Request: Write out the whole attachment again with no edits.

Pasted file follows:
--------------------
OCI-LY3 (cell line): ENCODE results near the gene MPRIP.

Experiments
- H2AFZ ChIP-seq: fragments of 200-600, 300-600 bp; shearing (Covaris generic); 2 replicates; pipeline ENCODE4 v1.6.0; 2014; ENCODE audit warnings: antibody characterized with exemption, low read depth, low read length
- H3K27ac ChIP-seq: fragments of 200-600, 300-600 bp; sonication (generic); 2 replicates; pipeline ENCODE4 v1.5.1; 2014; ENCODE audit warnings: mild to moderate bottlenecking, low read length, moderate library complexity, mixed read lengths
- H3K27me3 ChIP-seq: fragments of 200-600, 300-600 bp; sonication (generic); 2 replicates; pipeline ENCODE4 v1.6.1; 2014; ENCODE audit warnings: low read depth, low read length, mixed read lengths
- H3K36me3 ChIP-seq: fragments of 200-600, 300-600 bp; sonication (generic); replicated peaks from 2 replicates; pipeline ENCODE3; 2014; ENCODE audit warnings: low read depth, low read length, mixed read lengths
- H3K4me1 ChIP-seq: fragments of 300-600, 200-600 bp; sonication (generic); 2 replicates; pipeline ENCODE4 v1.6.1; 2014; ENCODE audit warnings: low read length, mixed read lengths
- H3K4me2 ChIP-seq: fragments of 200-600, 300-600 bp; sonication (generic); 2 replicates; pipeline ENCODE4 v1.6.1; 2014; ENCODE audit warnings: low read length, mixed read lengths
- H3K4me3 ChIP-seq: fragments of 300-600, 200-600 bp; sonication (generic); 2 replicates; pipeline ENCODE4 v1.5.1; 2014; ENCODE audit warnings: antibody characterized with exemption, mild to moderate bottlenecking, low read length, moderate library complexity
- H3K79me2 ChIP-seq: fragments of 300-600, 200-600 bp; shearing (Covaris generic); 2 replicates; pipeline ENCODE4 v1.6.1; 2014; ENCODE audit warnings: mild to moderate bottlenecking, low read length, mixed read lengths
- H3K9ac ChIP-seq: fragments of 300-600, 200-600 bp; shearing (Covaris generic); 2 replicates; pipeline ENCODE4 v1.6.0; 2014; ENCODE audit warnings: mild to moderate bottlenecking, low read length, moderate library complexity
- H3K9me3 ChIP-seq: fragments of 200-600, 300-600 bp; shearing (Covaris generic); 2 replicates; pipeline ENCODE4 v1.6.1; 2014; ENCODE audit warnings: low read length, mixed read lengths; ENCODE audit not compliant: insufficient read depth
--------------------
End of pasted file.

OCI-LY3 (cell line): ENCODE results near the gene MPRIP.

Experiments
- H2AFZ ChIP-seq: fragments of 200-600, 300-600 bp; shearing (Covaris generic); 2 replicates; pipeline ENCODE4 v1.6.0; 2014; ENCODE audit warnings: antibody characterized with exemption, low read depth, low read length
- H3K27ac ChIP-seq: fragments of 200-600, 300-600 bp; sonication (generic); 2 replicates; pipeline ENCODE4 v1.5.1; 2014; ENCODE audit warnings: mild to moderate bottlenecking, low read length, moderate library complexity, mixed read lengths
- H3K27me3 ChIP-seq: fragments of 200-600, 300-600 bp; sonication (generic); 2 replicates; pipeline ENCODE4 v1.6.1; 2014; ENCODE audit warnings: low read depth, low read length, mixed read lengths
- H3K36me3 ChIP-seq: fragments of 200-600, 300-600 bp; sonication (generic); replicated peaks from 2 replicates; pipeline ENCODE3; 2014; ENCODE audit warnings: low read depth, low read length, mixed read lengths
- H3K4me1 ChIP-seq: fragments of 300-600, 200-600 bp; sonication (generic); 2 replicates; pipeline ENCODE4 v1.6.1; 2014; ENCODE audit warnings: low read length, mixed read lengths
- H3K4me2 ChIP-seq: fragments of 200-600, 300-600 bp; sonication (generic); 2 replicates; pipeline ENCODE4 v1.6.1; 2014; ENCODE audit warnings: low read length, mixed read lengths
- H3K4me3 ChIP-seq: fragments of 300-600, 200-600 bp; sonication (generic); 2 replicates; pipeline ENCODE4 v1.5.1; 2014; ENCODE audit warnings: antibody characterized with exemption, mild to moderate bottlenecking, low read length, moderate library complexity
- H3K79me2 ChIP-seq: fragments of 300-600, 200-600 bp; shearing (Covaris generic); 2 replicates; pipeline ENCODE4 v1.6.1; 2014; ENCODE audit warnings: mild to moderate bottlenecking, low read length, mixed read lengths
- H3K9ac ChIP-seq: fragments of 300-600, 200-600 bp; shearing (Covaris generic); 2 replicates; pipeline ENCODE4 v1.6.0; 2014; ENCODE audit warnings: mild to moderate bottlenecking, low read length, moderate library complexity
- H3K9me3 ChIP-seq: fragments of 200-600, 300-600 bp; shearing (Covaris generic); 2 replicates; pipeline ENCODE4 v1.6.1; 2014; ENCODE audit warnings: low read length, mixed read lengths; ENCODE audit not compliant: insufficient read depth